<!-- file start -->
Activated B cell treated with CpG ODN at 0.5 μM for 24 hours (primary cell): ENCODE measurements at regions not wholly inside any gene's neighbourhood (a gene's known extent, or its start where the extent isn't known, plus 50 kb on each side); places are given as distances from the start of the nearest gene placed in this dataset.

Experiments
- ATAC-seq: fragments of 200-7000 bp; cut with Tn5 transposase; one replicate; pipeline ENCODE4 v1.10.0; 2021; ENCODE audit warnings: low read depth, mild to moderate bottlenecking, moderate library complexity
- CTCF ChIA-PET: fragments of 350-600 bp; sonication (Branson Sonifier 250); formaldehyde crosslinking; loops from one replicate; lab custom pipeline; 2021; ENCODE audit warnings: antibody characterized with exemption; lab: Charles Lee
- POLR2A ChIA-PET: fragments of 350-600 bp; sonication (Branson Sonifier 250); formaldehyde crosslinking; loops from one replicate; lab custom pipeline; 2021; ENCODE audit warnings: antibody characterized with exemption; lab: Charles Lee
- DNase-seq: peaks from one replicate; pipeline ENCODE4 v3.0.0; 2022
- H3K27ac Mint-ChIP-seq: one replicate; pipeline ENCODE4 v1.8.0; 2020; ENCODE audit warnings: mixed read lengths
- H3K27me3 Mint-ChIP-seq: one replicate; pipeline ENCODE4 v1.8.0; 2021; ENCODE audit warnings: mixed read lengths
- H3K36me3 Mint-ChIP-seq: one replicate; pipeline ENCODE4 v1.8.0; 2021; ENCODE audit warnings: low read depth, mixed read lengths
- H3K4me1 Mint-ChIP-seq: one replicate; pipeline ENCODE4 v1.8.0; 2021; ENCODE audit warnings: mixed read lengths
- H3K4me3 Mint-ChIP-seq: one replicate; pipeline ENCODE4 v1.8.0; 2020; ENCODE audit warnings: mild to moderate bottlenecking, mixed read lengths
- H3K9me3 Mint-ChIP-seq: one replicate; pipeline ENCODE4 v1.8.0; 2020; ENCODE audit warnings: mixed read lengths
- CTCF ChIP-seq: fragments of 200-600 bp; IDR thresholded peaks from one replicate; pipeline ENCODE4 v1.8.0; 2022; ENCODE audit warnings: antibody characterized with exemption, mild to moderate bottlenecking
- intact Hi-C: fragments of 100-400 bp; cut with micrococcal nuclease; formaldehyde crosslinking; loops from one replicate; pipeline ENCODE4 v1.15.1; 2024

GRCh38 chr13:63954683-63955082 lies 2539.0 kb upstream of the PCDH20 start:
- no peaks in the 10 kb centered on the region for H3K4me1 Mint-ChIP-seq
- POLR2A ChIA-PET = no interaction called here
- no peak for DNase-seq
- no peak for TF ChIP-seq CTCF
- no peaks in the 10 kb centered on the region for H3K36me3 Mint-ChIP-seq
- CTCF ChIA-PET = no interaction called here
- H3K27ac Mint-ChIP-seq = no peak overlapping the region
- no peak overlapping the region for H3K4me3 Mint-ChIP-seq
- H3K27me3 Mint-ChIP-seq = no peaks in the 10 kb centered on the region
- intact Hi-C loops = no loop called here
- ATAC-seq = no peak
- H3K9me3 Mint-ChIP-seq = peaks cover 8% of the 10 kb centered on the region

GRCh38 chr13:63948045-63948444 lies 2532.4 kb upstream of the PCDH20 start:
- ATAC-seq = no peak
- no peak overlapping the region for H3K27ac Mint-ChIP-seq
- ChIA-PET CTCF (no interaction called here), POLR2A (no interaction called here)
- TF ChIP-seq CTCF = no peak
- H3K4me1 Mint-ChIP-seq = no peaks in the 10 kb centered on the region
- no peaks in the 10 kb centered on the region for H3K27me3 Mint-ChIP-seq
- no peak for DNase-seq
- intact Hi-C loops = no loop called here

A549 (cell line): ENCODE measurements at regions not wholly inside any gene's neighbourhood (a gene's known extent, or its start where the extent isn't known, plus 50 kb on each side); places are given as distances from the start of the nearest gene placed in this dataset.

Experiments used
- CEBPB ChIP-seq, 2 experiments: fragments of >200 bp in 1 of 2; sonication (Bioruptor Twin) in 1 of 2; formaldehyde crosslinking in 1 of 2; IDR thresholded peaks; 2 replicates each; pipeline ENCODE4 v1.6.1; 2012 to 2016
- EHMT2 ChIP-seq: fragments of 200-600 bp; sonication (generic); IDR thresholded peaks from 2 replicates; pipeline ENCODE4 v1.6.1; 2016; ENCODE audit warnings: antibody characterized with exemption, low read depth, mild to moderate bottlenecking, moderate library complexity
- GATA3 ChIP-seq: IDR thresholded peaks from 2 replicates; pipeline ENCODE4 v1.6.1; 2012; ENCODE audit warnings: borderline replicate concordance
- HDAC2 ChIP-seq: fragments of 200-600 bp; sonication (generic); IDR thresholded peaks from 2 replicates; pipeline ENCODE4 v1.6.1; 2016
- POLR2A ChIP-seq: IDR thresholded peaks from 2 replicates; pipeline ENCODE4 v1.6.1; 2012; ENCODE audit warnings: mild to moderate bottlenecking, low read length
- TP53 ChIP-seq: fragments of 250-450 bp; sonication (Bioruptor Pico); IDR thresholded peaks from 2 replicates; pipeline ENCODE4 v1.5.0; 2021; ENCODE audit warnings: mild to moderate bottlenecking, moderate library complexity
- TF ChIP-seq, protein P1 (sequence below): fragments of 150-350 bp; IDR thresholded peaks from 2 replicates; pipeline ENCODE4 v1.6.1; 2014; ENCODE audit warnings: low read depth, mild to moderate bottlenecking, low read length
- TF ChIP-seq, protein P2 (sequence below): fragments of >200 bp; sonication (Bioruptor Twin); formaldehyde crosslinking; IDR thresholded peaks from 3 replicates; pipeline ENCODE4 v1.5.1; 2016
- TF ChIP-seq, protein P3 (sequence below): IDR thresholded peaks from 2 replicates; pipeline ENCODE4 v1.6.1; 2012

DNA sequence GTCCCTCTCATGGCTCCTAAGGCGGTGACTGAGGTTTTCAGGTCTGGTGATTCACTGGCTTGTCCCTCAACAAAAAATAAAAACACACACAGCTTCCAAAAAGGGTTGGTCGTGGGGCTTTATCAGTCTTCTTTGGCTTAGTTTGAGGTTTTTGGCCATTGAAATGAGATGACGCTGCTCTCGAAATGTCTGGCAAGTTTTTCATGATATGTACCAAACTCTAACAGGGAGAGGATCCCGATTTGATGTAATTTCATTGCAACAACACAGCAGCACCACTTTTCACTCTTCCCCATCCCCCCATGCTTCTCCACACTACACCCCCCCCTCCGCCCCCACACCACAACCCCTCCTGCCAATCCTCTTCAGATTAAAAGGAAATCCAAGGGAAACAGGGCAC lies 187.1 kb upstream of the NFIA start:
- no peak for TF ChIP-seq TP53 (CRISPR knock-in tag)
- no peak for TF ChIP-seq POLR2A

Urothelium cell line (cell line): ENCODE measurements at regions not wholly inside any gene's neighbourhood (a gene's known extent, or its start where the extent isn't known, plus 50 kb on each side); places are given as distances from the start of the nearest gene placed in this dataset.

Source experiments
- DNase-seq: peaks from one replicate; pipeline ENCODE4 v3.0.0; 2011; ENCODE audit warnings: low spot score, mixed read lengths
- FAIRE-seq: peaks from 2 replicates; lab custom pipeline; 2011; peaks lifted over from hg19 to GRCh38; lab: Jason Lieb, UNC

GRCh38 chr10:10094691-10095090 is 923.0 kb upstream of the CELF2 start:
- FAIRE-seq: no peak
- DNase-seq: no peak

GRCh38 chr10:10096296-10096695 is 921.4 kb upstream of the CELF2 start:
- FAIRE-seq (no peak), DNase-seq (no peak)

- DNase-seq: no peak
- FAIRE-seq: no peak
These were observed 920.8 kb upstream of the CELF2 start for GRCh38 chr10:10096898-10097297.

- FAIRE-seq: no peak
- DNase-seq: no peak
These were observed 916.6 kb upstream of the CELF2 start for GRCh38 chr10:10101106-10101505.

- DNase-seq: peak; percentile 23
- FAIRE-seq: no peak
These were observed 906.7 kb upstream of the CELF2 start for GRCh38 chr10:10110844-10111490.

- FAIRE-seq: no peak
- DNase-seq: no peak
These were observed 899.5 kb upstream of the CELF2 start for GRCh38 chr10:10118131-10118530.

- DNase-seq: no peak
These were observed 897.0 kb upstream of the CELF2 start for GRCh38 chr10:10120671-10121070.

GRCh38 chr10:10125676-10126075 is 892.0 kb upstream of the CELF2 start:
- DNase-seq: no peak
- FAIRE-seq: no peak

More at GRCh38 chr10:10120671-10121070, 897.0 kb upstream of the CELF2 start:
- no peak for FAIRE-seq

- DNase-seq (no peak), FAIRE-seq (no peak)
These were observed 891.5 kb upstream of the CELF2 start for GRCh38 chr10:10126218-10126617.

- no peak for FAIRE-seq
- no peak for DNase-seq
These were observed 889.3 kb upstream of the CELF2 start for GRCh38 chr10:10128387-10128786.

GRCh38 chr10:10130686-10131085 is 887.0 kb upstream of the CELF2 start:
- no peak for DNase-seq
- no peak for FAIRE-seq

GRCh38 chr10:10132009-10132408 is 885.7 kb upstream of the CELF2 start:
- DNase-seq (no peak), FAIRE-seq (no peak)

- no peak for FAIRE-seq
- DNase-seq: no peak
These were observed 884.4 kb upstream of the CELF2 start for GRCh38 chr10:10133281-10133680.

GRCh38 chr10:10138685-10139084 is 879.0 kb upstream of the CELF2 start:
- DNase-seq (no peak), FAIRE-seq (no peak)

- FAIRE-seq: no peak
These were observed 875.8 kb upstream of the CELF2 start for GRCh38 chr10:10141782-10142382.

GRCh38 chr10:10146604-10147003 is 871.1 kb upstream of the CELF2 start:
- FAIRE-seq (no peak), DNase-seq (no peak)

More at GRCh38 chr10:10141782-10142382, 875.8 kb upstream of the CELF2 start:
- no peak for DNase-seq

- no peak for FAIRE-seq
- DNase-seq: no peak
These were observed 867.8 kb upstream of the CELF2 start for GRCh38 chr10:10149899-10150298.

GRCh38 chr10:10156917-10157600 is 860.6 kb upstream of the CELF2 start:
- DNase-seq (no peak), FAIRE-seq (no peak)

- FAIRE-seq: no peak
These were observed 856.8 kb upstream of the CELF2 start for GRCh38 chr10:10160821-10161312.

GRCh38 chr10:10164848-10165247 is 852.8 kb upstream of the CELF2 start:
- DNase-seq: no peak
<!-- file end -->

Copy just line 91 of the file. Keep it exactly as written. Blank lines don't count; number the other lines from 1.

These were observed 884.4 kb upstream of the CELF2 start for GRCh38 chr10:10133281-10133680.